20. A method of containing body fluid, comprising: (a) an absorbent undergarment liner having a predetermined shape, with a low density absorbent top sheet, a flexible bottom, absorbent side walls, and a concave or hollow core containing superabsorbent. (b) inserting said liner into the undergarment crotch area, whereby the said side walls will be compressed by the inner thigh. (c) causing said side walls to create a primary flow channel. (d) causing said top sheet to create a secondary recessed center channel. (e) directing body fluid through and over said primary and secondary channels, to the ends of said liner and bottom of said liner. (d) causing said fluid, not absorbed by said side wall, to fall through widening channel ends to the substantially hollow center below. (e) gelling said fluid, whereby containing the fluid inside the center.

21. A method of potty training, comprising: (a) an absorbent undergarment liner having a predetermined child size and shape, with an absorbent top sheet, absorbent core, superabsorbent, and a waterproof bottom with means to attach to undergarment. (b) inserting said liner into the undergarment crotch area. (c) catching urine accidents in said liner. (d) gelling said urine with expanding superabsorbent. (d) causing said gelled urine to feel heavy, awkward, and uncomfortable in cloth undergarments. (e) causing said child to seek out assistance or change liners, whereby self training.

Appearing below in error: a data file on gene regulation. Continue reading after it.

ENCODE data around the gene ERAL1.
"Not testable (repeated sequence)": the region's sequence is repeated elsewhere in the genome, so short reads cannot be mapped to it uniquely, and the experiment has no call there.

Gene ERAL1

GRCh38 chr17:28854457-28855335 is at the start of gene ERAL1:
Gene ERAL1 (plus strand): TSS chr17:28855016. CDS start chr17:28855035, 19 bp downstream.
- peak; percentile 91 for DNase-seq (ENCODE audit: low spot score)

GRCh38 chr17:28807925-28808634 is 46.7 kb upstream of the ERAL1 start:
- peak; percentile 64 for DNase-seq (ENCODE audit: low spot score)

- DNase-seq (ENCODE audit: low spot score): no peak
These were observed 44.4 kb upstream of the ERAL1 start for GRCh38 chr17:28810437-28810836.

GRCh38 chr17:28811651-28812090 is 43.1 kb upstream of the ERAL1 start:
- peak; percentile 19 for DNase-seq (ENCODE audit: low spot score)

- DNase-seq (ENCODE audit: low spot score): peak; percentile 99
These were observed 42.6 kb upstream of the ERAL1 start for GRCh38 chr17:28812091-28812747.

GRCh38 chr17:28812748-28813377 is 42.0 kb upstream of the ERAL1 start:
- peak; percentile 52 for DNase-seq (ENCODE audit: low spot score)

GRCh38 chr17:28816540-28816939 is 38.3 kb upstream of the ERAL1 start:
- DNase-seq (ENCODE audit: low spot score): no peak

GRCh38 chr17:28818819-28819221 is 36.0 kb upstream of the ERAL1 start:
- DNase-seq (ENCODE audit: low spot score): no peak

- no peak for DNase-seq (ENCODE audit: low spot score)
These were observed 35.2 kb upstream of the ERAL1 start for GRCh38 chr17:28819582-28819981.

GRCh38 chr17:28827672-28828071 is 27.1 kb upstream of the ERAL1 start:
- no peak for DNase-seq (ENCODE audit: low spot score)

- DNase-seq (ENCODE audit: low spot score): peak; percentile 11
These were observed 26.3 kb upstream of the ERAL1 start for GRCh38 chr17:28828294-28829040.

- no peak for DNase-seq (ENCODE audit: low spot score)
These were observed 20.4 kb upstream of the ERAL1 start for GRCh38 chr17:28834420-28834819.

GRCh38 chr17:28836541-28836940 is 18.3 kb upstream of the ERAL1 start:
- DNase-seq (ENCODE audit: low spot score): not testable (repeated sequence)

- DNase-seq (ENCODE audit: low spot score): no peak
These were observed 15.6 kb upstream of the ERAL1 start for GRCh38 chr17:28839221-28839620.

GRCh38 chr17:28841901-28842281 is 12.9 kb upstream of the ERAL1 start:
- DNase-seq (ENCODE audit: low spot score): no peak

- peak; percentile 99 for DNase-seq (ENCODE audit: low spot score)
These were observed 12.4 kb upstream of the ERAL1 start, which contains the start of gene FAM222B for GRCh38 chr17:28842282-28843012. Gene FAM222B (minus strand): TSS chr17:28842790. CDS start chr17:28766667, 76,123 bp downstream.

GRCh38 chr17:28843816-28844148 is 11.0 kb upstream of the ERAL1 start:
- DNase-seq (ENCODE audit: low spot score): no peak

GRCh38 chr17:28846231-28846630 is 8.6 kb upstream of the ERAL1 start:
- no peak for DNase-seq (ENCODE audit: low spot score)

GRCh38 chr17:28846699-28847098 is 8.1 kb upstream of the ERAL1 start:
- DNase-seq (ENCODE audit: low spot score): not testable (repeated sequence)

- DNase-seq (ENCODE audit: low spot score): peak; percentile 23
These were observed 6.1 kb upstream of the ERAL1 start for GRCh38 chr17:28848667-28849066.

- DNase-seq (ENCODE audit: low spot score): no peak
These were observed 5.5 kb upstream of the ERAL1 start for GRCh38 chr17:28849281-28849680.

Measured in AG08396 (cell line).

Description:

FIELD OF THE INVENTION

This invention relates generally to devices that function as an aid to children transitioning from diapers to underwear.

BACKGROUND OF THE INVENTION

Pull-on type diapers are presently used for potty training, as they allow a child to pull them down, like underwear, to go to the bathroom.

BRIEF DESCRIPTION OF THE DRAWING

The invention may be best understood by reading the disclosure with reference to the drawing, wherein:

FIG. 1 contains a top view of a potty training liner embodiment adapted for use by a girl;

FIG. 2 contains a transverse partial cross-sectional view taken near the rear liner wall of the FIG. 1 embodiment;

FIG. 3 contains a top view of a potty training liner embodiment adapted for use by a boy; and

FIG. 4 contains a top view of a potty training liner embodiment adapted for use overnight; and

FIG. 5 contains a transverse cross-sectional view taken through an embodiment.

DETAILED DESCRIPTION OF THE EMBODIMENTS